Doug Grindstaff, Creator of Iconic Sounds of 'Star Trek,' Dies at 87

Doug Grindstaff, the Emmy-winning sound designer behind some of the iconic sounds from Star Trek history, has passed away at the age of 87.

His family announced that Grindstaff died on July 23rd in Peoria, Arizona (via The Hollywood Reporter).

Grindstaff worked on Star Trek: The Original Series and designed the sound the communicators on the series make when activated, the coos that come from Tribbles, and more.

Grindstaff worked with Jack Finlay and Joseph Sorokin on Star Trek. Together they created the background sounds for the iconic series, including the iconic red alert klaxon and the sound the doors make when they slide open. They also developed the sounds of space battle in the Star Trek universe, transporter materialization, and sickbay scanners.

In a 2016 interview with Audible Range, Grindstaff discussed working with Star Trek creator Gene Roddenberry.

"And he wanted sounds everywhere. One time I asked him, 'Don't you think we're getting too cartoony?' Because I felt it should be a little more dignified, but he wanted sound for everything. For example, I worked on one scene where [Dr. McCoy] is giving someone a shot. Gene says, 'Doug, I'm missing one thing. The doctor injects him and I don't hear the shot.' I said, 'You wouldn't hear a shot, Gene.' He said, 'No, no, this is Star Trek, we want a sound for it.'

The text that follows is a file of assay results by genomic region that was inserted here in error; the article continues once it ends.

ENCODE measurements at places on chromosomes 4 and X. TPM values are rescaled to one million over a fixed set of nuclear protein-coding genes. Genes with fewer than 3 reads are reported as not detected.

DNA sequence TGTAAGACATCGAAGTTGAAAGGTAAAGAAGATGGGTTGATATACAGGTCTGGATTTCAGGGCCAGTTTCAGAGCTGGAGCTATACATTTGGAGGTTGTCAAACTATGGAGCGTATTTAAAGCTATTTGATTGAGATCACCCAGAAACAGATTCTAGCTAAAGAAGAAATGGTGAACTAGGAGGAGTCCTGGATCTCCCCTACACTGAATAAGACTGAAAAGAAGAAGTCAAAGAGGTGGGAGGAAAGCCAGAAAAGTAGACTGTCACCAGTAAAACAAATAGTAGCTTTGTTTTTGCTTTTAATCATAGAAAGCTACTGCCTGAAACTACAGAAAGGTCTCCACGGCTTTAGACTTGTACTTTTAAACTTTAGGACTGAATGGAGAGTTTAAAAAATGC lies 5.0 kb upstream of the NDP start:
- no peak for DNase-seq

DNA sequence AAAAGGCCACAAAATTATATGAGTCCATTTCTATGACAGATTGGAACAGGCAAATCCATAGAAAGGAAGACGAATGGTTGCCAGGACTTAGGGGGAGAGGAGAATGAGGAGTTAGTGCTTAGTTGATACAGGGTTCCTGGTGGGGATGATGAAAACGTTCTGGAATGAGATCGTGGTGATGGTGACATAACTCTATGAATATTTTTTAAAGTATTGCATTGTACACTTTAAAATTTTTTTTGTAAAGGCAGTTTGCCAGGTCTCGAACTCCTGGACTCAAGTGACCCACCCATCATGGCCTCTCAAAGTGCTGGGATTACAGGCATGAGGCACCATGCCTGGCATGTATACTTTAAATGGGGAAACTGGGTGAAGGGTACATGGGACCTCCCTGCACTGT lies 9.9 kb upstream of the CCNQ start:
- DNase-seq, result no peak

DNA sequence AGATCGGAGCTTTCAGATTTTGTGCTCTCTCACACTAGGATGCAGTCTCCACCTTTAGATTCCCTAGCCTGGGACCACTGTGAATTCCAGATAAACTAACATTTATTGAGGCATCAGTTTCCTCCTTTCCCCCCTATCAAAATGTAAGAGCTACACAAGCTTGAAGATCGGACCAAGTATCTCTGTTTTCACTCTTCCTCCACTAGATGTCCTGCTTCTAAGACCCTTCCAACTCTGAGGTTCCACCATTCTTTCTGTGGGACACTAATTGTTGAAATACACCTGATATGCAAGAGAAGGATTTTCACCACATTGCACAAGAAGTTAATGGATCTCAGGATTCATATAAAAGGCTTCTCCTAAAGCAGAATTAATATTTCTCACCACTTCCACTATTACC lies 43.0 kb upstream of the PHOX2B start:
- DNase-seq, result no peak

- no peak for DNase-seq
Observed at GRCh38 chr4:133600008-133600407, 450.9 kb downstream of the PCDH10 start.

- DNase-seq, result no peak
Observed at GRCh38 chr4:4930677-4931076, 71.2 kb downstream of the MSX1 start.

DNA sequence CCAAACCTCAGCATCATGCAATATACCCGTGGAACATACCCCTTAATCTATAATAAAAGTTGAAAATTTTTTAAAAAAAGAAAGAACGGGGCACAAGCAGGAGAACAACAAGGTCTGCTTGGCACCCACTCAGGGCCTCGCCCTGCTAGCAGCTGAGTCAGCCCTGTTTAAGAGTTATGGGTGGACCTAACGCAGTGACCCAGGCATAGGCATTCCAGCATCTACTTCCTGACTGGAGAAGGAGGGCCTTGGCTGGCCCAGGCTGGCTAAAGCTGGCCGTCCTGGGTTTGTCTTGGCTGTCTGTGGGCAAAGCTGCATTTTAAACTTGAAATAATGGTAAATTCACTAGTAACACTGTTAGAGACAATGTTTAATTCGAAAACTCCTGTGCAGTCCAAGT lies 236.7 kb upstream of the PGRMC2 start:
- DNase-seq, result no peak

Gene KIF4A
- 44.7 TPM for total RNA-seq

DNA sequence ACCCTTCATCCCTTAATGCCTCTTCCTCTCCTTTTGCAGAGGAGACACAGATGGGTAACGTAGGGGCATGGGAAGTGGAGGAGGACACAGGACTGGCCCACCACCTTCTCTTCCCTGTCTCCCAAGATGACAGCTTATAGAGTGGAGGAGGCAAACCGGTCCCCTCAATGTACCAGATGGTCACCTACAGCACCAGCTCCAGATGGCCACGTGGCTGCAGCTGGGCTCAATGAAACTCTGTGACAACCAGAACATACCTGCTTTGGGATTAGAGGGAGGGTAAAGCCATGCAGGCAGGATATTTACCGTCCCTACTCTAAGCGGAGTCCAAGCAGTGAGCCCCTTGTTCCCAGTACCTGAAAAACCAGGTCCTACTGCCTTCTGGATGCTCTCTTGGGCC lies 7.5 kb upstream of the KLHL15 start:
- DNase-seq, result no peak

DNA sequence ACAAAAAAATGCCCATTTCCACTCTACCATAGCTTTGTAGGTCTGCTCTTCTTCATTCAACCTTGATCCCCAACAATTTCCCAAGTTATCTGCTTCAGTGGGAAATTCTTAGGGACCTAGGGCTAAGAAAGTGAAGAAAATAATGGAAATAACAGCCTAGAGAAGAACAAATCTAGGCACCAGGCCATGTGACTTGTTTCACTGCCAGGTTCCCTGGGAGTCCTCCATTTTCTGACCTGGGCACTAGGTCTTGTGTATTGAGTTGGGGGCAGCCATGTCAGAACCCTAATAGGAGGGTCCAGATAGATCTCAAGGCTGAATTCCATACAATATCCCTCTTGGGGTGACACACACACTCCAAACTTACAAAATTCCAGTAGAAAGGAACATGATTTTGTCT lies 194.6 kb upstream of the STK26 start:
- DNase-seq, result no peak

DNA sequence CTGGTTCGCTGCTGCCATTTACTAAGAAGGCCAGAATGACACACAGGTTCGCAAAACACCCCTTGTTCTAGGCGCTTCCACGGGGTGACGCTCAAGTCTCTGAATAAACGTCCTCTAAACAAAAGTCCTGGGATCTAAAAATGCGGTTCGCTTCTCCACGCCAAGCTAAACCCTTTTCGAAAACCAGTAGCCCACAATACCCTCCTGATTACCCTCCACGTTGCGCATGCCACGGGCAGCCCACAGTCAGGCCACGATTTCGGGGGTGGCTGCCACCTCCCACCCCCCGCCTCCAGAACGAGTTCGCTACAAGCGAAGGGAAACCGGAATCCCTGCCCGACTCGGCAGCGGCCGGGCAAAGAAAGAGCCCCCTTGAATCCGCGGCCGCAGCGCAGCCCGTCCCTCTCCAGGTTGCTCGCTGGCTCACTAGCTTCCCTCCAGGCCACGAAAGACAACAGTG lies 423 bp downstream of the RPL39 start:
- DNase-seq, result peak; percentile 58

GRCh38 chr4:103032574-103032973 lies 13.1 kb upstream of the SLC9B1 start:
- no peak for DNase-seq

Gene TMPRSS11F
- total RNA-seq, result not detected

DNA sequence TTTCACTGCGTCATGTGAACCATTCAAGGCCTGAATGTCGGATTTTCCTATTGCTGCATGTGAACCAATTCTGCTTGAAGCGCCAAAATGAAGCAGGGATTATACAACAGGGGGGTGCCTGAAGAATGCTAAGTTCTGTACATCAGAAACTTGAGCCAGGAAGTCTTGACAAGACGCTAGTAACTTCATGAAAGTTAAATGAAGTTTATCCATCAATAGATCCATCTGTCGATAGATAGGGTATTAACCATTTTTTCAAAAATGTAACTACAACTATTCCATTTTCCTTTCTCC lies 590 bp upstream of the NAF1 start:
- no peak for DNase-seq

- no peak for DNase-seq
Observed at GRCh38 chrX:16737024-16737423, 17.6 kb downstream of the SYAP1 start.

"So I turned around to the mixing panel and said, 'Do you guys have an air compressor?' And they did. I fired up the air compressor, squirted it for a long enough period by the mic, went upstairs, played with it a little bit and then put it in the show. And Gene loved it. So, that's how Gene was. He didn't miss nothing!"

Grindstaff was a vice president at Lorimar-Telepictures. He was the head of sound departs at Paramount Pictures, Columbia Pictures, and Pacific Sound. He was also president of the Motion Picture Sound Editors, an organization that honored him with a Lifetime Achievement Award in 1998, and was on the board of governors of the Academy of Motion Picture Arts and Sciences.

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Grindstaff’s careers spanned five decades. His credits include work on Mannix, Mission: Impossible, The Odd Couple, The Brady Bunch, Knots Landing, Falcon Crest, Dallas and Fantasy Island.

Over the course of his career, Grindstaff earned 14 Emmy nominations including one for his work on Star Trek. He won the Emmy Award in 1970 for his work on The Immortal, in 1976 for Medical Story, in 1978 for Police Story, in 1980 for Power, and in 1987 for Max Headroom.